The practice and study of encrypting and decrypting information through complex mathematics Cryptography is a significant component of blockchain technology.

d

dApp

Short for ‘decentralised application’, a dApp is an app that is coded in a program running on a blockchain.

DeFi

An abbreviation of ‘decentralised finance’, which is a term used to described a suite of crypto projects that are decentralising financial services. (Learn more at What Is DeFi?)

Demurrage

Also referred to as a carrying cost of money, demurrage is a term that describes the cost associated with owning or holding currency over a given period.

Derivative

A security with a price that is dependent upon or derived from one or more underlying assets. The derivative itself is a contract between at least two parties. Common forms of derivatives are futures, forwards, options, and swaps.

e

Ethereum

An open-source, decentralised computing infrastructure that uses blockchain technology to synchronise and store changes in state. The cryptocurrency native to Ethereum is ether.

Exchange

An online platform that allows buyers and sellers to trade a range of cryptocurrencies using fiat currency or other cryptocurrencies.

Exchange-traded fund (ETF)

An investment fund that can be traded on a stock exchange just like listed company shares. There are ETFs based on market sectors, asset classes, market caps, and foreign markets.

F

Fiat currency

Money that has no intrinsic value and is declared legal tender by a government. Examples of fiat currencies include the U.S. dollar, Japanese yen and Australian dollar.

FOMO

An acronym for ‘fear of missing out’, FOMO refers to the anxiety that one feels when they believe they’re missing out on a potentially lucrative investment or trade opportunity.

FUD

Short for fear, uncertainty, and doubt, FUD refers to any baseless, negative information that is intentionally spread by those seeking to gain—often financially—from FUD-induced hysteria.

Fundamental analysis

The process of looking at a company or cryptocurrency at the most fundamental financial level. 

Futures

A type of derivative contract that represents a binding agreement to buy or sell a given cryptocurrency at a specified price and date. Upon expiration, futures are either cash-settled or physically delivered.

G

Gas

A unit value that quantifies the work Ethereum does. Gas exists in order to incentivise node operators on the Ethereum network to process transactions.

Genesis block

The first block in a blockchain. Because its block height is always equal to zero, the genesis block is also referred to as ‘block zero’.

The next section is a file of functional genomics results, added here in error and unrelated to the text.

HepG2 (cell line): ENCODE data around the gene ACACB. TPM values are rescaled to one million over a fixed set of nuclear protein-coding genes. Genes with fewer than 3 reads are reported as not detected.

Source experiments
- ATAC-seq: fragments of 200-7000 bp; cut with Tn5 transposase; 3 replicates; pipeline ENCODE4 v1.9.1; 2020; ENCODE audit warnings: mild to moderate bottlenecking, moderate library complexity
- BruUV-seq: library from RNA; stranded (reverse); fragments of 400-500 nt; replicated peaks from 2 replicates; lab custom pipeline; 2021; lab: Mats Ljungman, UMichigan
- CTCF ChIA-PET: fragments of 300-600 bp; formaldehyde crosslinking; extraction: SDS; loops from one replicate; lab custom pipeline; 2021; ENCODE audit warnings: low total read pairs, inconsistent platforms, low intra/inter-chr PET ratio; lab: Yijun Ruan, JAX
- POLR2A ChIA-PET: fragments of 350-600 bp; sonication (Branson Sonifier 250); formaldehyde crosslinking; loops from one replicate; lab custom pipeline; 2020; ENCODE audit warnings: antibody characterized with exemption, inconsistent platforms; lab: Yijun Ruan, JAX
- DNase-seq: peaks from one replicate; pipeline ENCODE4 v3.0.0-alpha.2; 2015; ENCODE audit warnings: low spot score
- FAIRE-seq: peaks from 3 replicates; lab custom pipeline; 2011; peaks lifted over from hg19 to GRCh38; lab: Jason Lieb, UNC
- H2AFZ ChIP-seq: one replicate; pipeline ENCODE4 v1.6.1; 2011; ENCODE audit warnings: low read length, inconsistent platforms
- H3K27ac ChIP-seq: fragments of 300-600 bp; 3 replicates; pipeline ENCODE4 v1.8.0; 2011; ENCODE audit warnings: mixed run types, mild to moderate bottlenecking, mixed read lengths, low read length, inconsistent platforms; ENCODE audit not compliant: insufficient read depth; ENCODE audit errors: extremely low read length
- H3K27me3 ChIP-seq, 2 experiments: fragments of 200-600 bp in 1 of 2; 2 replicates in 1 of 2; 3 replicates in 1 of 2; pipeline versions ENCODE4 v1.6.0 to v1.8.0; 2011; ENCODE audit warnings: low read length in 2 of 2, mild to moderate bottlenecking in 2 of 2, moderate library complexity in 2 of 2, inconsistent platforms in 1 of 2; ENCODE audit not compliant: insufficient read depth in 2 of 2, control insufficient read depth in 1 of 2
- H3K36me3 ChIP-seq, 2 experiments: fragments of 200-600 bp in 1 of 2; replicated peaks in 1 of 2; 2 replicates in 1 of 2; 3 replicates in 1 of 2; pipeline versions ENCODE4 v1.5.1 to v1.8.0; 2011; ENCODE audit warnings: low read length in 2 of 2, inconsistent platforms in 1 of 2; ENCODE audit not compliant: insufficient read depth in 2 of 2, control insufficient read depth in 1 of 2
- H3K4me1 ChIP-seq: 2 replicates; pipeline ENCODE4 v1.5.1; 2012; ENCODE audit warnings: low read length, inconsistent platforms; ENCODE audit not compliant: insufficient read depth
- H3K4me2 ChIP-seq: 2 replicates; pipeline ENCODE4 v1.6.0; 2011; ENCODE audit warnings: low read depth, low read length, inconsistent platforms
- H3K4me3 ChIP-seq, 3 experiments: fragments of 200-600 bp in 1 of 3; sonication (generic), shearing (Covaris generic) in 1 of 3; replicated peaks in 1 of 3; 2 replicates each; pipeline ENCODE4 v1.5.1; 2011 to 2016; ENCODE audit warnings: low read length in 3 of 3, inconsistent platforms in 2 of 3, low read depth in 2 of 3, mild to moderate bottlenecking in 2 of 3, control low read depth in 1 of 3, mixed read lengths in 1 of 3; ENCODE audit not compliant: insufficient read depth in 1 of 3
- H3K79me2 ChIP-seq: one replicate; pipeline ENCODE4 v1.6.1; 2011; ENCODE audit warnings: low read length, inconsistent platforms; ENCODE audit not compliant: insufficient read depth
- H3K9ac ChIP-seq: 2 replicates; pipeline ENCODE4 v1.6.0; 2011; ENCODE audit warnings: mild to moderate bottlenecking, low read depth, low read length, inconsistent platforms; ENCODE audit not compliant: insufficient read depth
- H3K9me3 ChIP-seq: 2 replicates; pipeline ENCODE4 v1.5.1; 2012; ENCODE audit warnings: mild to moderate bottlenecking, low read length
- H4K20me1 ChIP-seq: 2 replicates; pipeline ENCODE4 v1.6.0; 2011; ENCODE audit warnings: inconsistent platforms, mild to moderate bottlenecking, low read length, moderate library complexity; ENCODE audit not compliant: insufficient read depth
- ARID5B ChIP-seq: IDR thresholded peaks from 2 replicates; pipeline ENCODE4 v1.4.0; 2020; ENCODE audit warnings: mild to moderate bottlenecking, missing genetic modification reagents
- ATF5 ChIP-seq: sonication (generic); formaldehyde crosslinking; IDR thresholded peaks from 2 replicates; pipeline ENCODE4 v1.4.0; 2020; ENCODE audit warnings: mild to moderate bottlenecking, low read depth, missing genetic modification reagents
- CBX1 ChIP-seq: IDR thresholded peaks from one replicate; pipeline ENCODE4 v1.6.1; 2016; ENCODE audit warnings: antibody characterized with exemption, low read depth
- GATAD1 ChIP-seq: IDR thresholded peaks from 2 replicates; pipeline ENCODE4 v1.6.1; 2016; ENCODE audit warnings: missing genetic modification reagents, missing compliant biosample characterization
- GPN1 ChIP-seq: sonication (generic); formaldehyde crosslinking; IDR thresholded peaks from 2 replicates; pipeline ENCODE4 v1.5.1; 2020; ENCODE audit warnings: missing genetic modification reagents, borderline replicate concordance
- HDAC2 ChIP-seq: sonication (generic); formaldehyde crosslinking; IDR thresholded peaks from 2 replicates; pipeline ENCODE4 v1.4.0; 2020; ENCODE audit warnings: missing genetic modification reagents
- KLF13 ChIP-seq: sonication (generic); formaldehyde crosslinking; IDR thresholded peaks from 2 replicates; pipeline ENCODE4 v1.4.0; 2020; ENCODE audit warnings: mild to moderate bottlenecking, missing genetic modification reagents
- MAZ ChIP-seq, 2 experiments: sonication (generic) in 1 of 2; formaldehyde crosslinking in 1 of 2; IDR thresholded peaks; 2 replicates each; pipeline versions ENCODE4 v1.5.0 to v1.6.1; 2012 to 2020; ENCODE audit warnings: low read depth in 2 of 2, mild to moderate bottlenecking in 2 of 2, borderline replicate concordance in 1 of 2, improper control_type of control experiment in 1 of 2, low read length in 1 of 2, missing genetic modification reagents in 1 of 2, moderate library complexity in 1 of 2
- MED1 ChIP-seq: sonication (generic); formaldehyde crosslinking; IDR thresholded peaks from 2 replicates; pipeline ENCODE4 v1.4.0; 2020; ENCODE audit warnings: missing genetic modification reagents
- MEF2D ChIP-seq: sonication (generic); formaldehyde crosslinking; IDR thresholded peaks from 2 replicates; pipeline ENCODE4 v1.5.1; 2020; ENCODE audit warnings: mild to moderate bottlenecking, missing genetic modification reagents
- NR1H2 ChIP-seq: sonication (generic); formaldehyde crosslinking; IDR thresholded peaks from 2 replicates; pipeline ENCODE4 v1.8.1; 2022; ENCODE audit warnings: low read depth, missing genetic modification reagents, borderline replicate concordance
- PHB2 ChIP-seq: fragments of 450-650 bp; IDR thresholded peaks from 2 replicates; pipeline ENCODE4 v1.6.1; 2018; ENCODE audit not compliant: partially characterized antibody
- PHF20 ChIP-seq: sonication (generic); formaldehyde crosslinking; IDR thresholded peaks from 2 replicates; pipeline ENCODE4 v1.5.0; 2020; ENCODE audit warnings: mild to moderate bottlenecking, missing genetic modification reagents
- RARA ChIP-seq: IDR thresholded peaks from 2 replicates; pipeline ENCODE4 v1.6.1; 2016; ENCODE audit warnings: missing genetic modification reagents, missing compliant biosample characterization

Governance

In the context of blockchain technology, governance refers to the process of determining what changes to a given network are permitted.

H

Halving

A scheduled event in which the amount of newly minted cryptocurrency awarded for successfully mining a block (i.e., the block subsidy) halves.

Hard fork

A code change in a blockchain protocol so significant that it becomes incompatible with older versions.

Hash

The values returned by a hash function—a deterministic mathematical algorithm that maps data of variable size to a new fixed-size set of data.

Hash rate

The speed at which miners are computing hashes. In the cryptocurrency space, measurements of hash rate are typically approximations.

Hedge fund

A pool of money contributed by private investors and run by a fund manager. The hedge fund manager’s goal is to generate as high a return as possible whilst taking on as little risk as possible.

HODL

A deliberate misspelling of ‘hold’, the phrase originated in 2013 when a user posted to the Bitcoin Forum message board, “I AM HODLING.” It is used to reinforce a long-term outlook by cryptocurrency owners.

I

Index fund

A type of mutual fund or exchange-traded fund (ETF) that is designed to track the returns of a market index such as the ASX 200.

Interoperability

The extent to which blockchains are cross-compatible and can leverage other blockchains’ unique properties.

L

Leverage

A technique involving the use of borrowed funds (i.e., debt) that allows traders to open a position that is larger than the balance of their account.

Liquidity

The ability to buy or sell a particular cryptocurrency in the market without significantly affecting the price.

Long

A trading position opened by investors and traders who buy a cryptocurrency with the expectation to sell it at a higher market value in the future.

m

Mainnet